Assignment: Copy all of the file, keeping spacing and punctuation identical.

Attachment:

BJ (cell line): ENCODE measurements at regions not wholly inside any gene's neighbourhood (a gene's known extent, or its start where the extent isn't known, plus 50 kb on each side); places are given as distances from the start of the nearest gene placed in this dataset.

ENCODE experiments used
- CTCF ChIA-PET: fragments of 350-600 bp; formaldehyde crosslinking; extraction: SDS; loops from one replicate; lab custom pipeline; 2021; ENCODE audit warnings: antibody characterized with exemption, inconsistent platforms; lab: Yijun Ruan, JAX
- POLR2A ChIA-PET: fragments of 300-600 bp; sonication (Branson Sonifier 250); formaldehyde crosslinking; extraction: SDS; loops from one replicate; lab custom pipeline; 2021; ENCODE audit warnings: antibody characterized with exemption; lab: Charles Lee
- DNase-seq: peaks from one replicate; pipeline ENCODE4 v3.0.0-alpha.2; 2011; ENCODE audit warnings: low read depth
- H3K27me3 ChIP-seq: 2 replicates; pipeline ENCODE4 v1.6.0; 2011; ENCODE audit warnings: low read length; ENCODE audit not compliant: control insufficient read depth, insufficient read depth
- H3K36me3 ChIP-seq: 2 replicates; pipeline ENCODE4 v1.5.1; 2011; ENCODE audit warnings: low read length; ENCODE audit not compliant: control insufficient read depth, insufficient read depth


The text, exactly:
BJ (cell line): ENCODE measurements at regions not wholly inside any gene's neighbourhood (a gene's known extent, or its start where the extent isn't known, plus 50 kb on each side); places are given as distances from the start of the nearest gene placed in this dataset.

ENCODE experiments used
- CTCF ChIA-PET: fragments of 350-600 bp; formaldehyde crosslinking; extraction: SDS; loops from one replicate; lab custom pipeline; 2021; ENCODE audit warnings: antibody characterized with exemption, inconsistent platforms; lab: Yijun Ruan, JAX
- POLR2A ChIA-PET: fragments of 300-600 bp; sonication (Branson Sonifier 250); formaldehyde crosslinking; extraction: SDS; loops from one replicate; lab custom pipeline; 2021; ENCODE audit warnings: antibody characterized with exemption; lab: Charles Lee
- DNase-seq: peaks from one replicate; pipeline ENCODE4 v3.0.0-alpha.2; 2011; ENCODE audit warnings: low read depth
- H3K27me3 ChIP-seq: 2 replicates; pipeline ENCODE4 v1.6.0; 2011; ENCODE audit warnings: low read length; ENCODE audit not compliant: control insufficient read depth, insufficient read depth
- H3K36me3 ChIP-seq: 2 replicates; pipeline ENCODE4 v1.5.1; 2011; ENCODE audit warnings: low read length; ENCODE audit not compliant: control insufficient read depth, insufficient read depth